5. Following the uncommanded autofeather of engine number 2, the flight crew failed to perform the documented failure identification procedure before executing any actions. That resulted in pilot flying's confusion regarding the identification and nature of the actual propulsion system malfunction and he reduced power on the operative engine number 1.
6. The flight crew's non-compliance with TransAsia Airways ATR72-600 standard operating procedures - Abnormal and Emergency Procedures for an engine flame out at take off resulted in the pilot flying reducing power on and then shutting down the wrong engine.
7. The loss of engine power during the initial climb and inappropriate flight control inputs by the pilot flying generated a series of stall warnings, including activation of the stick pusher. The crew did not respond to the stall warnings in a timely and effective manner.
8. The loss of power from both engines was not detected and corrected by the crew in time to restart an engine. The aircraft stalled during the attempted restart at an altitude from which the aircraft could not recover from loss of control.
9. Flight crew coordination, communication, and threat and error management (TEM) were less than effective, and compromised the safety of the flight. Both operating crew members failed to obtain relevant data from each other regarding the status of both engines at different points in the occurrence sequence. The pilot flying did not appropriately respond to or integrate input from the pilot monitoring.


02:00 UTC / 10:00 local time:
RCSS 040200Z 11007KT 9999 -DZ FEW013 BKN028 BKN040 16/14 Q1024 NOSIG RMK A3026

02:25 UTC / 10:25 local time:
RCSS 040225Z 10008KT 9999 FEW013 BKN028 BKN040 16/13 Q1024 NOSIG RMK A3026

03:00 UTC / 11:00 local time:
RCSS 040300Z 10010KT 9999 FEW015 BKN028 BKN040 16/13 Q1024 NOSIG RMK A3025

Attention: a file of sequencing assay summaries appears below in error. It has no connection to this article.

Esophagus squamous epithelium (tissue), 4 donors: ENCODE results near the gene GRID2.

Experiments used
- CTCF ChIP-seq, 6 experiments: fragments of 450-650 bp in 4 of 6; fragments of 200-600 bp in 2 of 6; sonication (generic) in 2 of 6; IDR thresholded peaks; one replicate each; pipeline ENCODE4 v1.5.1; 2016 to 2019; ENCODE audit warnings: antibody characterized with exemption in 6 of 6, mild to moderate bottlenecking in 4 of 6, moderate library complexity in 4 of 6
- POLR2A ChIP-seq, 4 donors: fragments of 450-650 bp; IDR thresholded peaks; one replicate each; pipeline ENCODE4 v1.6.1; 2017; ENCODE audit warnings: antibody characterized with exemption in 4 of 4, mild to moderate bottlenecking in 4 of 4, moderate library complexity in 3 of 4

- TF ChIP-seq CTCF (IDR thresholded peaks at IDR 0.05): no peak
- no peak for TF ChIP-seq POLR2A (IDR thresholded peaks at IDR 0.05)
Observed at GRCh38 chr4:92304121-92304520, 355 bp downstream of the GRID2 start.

Winds: 100 degrees at 10 knots; few clouds at 1500 feet; broken clouds at 2800 feet; broken clouds at 4000 feet; Temperature: 16°C; Dewpoint: 13°C; Pressure: 1024 mb

Accident investigation:
Investigating agency: ASC
Report number: ASC-AOR-16-06-001
Status: Investigation completed
Duration: 1 year and 4 months
Download report: Final report



  • 5th worst accident in 2015
  • 3rd worst accident of this aircraft type
  • 2nd worst accident of this aircraft type at the time



photo (c) M940504; near Taipei-Sung Shan Airport (TSA); 04 February 2015; (publicdomain)

photo (c) Aviation Safety Council; near Taipei-Sung Shan Airport (TSA); 04 February 2015

photo (c) Aviation Safety Council; near Taipei-Sung Shan Airport (TSA); 04 February 2015

photo (c) Hyun Fumio; Taipei-Sung Shan Airport (TSA); 17 July 2014; (CC:by-sa)

photo (c) Yi-Fan Wu; Taipei-Sung Shan Airport (TSA); 24 January 2015

photo (c) Yi-Fan Wu; Taipei-Sung Shan Airport (TSA); 27 September 2014

photo (c) Yi-Fan Wu; Taipei-Sung Shan Airport (TSA); 21 September 2014

Revision history:


The Aviation Safety Network is an exclusive service provided by:
Quick Links:

CONNECT WITH US: FSF on social media FSF Facebook FSF Twitter FSF Youtube FSF LinkedIn FSF Instagram

©2024 Flight Safety Foundation

1920 Ballenger Av, 4th Fl.
Alexandria, Virginia 22314